2. As to the issue of damages, appellant enumerates as error both the trial court's grant of appellee's motion for directed verdict and the denial of its own motion for directed verdict. A review of the record shows that the appellee's president offered evidence which was relevant and probative to the issue of damages. His testimony was based upon an examination of appellee's pertinent but extensive business records which were present in court. This evidence was uncontradicted and appellant's only contention is that it was too speculative to authorize a recovery. "It has long been the accepted rule in Georgia that when the pertinent and essential facts can be ascertained only by an examination of a large number of voluminous entries in books of account or business records, an auditor or another familiar with the records who has made an examination and analysis of the books and figures may testify as a witness and give summarized statements of what the books show as a result of his investigation. [Cit.]" Depart- ment of Transp. v. Delta Machine Prods. Co., 157 Ga. App. 423, 426 (3) (278 SE2d 73) (1981). Accordingly, appellant's enumerations are without merit.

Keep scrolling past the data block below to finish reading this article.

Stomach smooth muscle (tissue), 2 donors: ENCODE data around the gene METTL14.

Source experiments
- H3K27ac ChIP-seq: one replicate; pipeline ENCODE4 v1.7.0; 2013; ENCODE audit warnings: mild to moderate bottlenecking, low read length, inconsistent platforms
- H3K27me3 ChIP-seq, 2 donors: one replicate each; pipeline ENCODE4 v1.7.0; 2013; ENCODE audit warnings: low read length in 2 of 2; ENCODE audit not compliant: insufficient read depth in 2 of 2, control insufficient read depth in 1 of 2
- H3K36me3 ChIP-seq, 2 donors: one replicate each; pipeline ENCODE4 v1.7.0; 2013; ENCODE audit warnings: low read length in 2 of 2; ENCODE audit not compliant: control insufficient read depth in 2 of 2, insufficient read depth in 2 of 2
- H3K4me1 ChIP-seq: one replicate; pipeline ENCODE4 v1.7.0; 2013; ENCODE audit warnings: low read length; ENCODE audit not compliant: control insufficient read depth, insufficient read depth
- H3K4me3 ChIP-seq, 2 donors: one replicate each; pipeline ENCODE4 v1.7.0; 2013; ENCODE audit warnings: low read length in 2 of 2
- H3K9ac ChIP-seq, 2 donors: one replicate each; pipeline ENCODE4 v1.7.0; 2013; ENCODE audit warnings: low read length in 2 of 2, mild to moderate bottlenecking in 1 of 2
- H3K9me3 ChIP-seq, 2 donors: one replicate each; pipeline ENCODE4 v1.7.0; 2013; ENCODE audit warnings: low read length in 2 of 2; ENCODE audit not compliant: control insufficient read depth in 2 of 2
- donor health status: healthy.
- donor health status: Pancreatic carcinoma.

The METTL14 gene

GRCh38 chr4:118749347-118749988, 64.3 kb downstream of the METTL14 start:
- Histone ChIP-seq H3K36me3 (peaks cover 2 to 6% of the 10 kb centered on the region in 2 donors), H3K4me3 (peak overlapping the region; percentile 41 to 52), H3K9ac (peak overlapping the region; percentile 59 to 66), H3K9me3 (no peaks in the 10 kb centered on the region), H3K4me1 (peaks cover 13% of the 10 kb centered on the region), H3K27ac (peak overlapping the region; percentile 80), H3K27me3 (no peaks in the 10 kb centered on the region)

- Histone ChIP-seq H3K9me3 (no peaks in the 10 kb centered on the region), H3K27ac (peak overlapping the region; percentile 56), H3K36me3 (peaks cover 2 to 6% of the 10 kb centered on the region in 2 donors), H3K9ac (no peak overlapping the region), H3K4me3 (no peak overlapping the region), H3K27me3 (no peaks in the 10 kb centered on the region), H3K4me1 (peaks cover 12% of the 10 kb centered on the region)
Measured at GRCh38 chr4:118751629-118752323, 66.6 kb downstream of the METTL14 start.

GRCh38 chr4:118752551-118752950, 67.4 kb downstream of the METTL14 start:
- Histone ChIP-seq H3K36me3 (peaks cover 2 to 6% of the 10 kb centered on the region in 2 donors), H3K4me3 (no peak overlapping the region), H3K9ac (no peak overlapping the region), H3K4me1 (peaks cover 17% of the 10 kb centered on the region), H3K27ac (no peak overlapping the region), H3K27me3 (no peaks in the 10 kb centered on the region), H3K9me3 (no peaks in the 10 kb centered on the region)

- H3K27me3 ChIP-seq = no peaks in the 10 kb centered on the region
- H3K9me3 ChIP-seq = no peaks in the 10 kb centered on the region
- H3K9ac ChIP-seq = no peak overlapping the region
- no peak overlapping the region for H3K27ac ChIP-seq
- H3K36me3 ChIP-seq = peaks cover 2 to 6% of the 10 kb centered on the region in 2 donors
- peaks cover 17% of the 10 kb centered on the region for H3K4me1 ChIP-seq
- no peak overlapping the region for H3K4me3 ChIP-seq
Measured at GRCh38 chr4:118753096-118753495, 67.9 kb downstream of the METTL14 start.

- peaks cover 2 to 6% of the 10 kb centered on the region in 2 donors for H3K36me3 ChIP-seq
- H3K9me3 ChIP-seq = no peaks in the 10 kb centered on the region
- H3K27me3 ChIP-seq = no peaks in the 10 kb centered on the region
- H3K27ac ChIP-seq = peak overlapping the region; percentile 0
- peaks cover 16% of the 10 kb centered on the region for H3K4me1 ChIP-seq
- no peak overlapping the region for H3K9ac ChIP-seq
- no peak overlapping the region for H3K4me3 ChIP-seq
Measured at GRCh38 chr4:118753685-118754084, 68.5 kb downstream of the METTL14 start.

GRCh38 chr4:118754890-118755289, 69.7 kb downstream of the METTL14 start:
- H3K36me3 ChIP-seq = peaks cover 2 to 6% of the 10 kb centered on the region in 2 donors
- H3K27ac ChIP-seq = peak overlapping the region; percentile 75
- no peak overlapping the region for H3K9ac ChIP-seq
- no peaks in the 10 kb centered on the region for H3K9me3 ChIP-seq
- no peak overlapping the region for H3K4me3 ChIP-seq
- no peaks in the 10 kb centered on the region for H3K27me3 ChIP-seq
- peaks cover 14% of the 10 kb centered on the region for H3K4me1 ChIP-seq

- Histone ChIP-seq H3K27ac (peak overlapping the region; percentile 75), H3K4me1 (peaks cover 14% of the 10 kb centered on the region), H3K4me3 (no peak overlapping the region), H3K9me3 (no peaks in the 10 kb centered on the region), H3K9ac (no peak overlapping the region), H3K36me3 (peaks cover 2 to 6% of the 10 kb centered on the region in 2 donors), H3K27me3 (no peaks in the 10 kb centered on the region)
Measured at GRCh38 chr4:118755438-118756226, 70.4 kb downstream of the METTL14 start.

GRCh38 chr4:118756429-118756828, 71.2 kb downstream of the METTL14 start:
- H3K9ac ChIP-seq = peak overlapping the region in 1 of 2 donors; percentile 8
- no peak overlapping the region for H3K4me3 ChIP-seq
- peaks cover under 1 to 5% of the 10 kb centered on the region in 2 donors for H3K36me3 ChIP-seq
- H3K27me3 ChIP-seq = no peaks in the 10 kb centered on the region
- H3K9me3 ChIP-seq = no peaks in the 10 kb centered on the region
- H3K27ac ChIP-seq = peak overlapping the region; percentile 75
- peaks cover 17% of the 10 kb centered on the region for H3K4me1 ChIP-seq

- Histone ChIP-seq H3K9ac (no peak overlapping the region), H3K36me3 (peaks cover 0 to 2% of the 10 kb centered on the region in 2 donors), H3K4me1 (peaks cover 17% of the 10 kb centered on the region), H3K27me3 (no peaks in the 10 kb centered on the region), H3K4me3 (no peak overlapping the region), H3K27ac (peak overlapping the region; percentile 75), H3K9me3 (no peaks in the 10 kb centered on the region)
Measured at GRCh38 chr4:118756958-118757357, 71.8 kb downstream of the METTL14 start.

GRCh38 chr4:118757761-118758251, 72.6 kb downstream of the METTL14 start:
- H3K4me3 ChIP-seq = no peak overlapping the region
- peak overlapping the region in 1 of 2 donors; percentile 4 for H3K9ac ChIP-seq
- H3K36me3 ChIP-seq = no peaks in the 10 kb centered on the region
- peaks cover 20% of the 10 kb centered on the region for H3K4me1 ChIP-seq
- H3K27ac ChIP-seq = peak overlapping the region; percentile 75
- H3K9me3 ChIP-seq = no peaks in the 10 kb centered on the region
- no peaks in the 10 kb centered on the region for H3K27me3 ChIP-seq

3. Appellant also urges in its brief that certain of the trial court's other rulings were erroneous. "However, since these matters were not enumerated as error, they were not made issues in the appeal, and therefore will not be considered. [Cits.]" Rider v. State, 226 Ga. 14, 15 (2) (172 SE2d 318) (1970).
4. The trial court did not err in denying appellant's motion for a new trial.
James B. Ritchie III, for appellee.
Albert Sidney Johnson, Karen K. Karabinos, for appellant.
Thursday May 21 12:16 EDT